Nova Scotian Wellness

Promising new research on endometriosis

Home » Featured » Promising new research on endometriosis

Over 500,000 women in Canada have endometriosis and many don’t know or are diagnosed too late. Advances are finally being made.

Photo by Artem Podrez from Pexels

It is a silent disease and one of those diseases that doctors often just ascribe as IBS (Irritable Bowel Syndrome) or even fibromyalgia and so, undiagnosed, it wreaks havoc on women’s bodies until it may turn into cancer and become fatal later in life.

Endometriosis is tissue which lines the uterus, but goes astray outside the uterus and can bind itself to other organs. It most commonly affects the fallopian tubes, ovaries and pelvic tissues. There are various stages and it can be incredibly painful, oftentimes requiring surgery. It can even lead to infertility. Even after diagnosis, the understanding of disease biology and progression is poor, as well as the understanding of the relationships to other lesion diseases, such as adenomyosis. Current treatments include surgical removal of lesions and drugs that suppress ovarian hormone (mainly estrogen) production.

New research however, is very promising and hopeful. It all has to do with genetics through gene research. An Oxford University team sequenced the DNA of women in 32 families who had been diagnosed with endometriosis. The study group found many of the women with severe cases had a gene variant called NPSR1, which hadn’t previously been linked to endometriosis. But it had been connected to other inflammatory diseases such as athma and rheumatoid arthritis.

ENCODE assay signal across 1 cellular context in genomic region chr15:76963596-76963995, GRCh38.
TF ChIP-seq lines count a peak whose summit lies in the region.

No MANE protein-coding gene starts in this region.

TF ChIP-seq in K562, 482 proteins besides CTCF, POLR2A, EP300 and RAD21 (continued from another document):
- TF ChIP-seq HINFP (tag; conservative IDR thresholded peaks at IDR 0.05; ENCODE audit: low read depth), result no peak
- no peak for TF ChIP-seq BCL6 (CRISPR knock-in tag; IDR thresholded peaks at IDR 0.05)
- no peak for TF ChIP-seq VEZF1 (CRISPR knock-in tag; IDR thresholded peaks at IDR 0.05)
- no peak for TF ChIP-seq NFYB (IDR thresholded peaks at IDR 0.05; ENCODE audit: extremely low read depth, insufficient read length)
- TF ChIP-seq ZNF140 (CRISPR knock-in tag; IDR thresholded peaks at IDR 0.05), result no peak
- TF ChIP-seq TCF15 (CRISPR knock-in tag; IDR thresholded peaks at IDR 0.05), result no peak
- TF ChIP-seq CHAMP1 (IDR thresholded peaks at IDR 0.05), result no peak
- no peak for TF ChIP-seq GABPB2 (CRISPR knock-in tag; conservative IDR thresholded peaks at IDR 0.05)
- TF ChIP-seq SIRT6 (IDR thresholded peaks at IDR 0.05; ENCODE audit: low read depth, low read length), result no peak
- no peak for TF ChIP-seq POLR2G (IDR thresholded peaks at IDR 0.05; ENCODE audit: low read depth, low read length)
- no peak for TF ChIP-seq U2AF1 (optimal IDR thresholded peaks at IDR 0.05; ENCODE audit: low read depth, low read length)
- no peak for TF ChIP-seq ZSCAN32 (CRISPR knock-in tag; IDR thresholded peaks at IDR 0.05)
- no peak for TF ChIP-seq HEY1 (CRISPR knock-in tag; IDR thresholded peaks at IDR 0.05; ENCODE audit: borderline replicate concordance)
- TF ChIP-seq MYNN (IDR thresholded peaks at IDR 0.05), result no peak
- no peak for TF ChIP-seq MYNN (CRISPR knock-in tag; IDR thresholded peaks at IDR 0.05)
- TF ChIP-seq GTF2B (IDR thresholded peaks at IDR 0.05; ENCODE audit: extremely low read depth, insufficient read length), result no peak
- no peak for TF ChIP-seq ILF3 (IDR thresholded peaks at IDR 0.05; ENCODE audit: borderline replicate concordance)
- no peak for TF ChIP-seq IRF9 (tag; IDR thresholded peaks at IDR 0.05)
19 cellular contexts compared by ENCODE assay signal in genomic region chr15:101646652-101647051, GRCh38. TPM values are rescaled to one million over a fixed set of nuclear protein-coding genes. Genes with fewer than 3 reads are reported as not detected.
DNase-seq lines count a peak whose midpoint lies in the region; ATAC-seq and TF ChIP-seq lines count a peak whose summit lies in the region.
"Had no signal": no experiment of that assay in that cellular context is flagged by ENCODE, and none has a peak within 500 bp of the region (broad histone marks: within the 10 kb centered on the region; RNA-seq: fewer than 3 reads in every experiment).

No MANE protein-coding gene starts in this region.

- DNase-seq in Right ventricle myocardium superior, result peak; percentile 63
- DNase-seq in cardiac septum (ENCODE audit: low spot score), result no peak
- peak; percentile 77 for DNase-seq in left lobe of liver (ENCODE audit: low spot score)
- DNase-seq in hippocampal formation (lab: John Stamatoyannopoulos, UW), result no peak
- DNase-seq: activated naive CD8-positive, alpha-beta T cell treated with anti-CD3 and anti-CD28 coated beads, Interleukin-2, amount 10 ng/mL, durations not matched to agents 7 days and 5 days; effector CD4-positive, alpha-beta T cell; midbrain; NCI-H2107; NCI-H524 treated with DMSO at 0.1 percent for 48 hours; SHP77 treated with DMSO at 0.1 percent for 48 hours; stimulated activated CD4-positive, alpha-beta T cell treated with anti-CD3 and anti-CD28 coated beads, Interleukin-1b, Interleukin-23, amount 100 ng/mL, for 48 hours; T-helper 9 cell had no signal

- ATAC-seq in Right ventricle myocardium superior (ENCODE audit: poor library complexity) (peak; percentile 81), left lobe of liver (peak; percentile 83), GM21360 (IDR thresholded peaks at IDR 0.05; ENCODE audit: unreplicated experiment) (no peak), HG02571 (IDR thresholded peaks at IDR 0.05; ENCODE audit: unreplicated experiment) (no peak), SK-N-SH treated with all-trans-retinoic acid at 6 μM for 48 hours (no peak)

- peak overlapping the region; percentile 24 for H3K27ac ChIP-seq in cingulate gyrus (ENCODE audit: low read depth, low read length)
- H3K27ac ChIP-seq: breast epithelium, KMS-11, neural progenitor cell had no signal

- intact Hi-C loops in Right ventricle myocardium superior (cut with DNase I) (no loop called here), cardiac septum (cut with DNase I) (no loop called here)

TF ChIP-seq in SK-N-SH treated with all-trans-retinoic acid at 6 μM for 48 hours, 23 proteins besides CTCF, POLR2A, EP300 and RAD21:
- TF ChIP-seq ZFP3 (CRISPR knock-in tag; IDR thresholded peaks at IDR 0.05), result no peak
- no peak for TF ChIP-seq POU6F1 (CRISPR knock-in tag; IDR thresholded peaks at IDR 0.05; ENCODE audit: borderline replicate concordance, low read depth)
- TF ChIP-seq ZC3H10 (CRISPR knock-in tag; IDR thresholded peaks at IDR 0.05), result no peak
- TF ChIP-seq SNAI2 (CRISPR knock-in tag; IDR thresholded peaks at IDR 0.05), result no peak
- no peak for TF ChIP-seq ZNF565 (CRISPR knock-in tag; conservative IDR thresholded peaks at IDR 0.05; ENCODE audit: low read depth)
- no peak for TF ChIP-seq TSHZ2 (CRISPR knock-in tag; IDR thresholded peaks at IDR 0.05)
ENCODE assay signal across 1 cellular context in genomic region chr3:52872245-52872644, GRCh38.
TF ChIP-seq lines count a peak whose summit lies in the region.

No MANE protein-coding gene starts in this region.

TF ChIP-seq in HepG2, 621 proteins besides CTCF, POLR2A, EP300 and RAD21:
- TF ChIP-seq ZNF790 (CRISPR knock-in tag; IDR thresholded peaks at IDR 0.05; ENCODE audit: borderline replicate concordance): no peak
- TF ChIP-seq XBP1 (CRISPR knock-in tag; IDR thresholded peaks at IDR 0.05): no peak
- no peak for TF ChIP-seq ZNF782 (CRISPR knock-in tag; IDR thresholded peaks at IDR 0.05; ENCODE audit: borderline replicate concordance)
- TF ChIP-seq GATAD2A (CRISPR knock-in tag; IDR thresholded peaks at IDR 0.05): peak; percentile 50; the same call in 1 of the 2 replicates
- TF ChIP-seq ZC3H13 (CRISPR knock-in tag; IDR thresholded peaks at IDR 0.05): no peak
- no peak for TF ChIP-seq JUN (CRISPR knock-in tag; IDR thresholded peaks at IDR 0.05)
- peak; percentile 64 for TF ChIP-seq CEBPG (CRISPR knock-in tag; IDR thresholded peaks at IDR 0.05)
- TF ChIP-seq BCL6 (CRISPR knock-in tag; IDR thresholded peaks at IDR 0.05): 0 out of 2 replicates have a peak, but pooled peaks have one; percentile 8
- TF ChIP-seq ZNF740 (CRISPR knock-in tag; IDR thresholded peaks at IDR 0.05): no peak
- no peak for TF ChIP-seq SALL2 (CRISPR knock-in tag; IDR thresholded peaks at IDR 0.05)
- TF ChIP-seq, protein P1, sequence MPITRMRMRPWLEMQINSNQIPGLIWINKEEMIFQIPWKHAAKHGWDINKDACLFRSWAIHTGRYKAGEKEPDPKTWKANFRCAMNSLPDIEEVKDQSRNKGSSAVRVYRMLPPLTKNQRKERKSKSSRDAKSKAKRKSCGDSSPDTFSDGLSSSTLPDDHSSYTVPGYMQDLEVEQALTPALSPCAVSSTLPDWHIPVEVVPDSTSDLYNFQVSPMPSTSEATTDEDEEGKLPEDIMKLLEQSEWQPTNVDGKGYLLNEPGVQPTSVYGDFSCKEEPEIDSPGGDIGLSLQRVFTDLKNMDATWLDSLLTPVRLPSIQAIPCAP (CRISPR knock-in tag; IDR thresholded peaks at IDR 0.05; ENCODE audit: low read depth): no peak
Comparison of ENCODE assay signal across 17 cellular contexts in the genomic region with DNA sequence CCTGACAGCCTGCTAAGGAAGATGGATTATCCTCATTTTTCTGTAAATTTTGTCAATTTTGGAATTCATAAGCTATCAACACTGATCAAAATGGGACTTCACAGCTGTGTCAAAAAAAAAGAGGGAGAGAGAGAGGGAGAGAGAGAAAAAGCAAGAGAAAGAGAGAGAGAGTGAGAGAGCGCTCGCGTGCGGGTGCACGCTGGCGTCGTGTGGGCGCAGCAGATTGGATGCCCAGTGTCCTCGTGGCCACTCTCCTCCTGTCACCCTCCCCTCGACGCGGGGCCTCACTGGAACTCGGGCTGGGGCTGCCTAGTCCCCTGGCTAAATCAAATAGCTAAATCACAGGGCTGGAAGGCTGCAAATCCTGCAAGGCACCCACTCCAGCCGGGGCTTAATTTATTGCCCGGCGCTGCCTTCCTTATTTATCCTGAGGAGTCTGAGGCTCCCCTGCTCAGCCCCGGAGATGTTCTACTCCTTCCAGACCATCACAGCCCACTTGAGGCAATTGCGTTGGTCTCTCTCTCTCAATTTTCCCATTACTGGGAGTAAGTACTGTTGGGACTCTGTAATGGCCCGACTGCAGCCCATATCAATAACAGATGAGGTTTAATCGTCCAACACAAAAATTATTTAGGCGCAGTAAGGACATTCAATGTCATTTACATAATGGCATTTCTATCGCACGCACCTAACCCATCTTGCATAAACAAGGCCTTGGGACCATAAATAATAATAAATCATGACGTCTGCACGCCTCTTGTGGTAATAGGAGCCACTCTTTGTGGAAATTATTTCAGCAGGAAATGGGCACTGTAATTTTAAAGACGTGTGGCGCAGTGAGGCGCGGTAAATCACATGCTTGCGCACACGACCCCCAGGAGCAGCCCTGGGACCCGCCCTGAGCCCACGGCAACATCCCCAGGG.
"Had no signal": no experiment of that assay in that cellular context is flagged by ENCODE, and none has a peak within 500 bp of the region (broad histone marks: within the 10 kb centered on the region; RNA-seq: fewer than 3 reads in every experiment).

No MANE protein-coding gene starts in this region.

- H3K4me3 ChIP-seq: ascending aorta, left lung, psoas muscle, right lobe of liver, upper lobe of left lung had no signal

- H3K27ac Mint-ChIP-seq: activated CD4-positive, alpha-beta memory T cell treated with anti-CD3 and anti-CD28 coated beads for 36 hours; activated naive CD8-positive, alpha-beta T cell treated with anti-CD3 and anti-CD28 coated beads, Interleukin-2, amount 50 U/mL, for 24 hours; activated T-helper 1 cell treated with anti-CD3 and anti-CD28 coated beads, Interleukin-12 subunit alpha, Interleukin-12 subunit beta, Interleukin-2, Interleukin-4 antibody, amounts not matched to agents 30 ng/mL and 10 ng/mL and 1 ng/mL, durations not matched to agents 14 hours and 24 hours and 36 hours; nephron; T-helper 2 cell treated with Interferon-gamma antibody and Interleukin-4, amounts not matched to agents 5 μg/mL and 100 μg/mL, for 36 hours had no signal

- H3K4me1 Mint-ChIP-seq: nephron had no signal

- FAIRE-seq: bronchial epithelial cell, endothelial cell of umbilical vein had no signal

From there, the research turned to rhesus macaques, a monkey group that also develops endometriosis. Sequencing the DNA of 850 of these monkeys where 135 were known to have the disease, they saw variants. A further study of 3,000 known endometriosis human patients and about 7,000 who did not have the disease confirmed the variant finding. 

The scientists then attempted gene therapy in mice and the results so far are proving promising. Human trials are still a way off, but are looking hopeful. This is a start and a new path in exploring a disease in women that has been historically underfunded, as much of women’s health has been.

Common signs and symptoms of endometriosis:

  • Painful periods
  • Pain associated with bowel movements and/or urination
  • Excessive bleeding, including between periods
  • Infertility
  • Somes fatigue, diarrhea, constipation or bloating, especially during menstruation

You might also find this insightful article interesting on how Artificial Intelligence is being used to develop better treatments in women’s health.


  • Alex Hurst is a writer for HUM@Nmedia covering Optimyz and Silver magazines in print and digital editions and is based in Halifax, Nova Scotia.

    View all posts

More Articles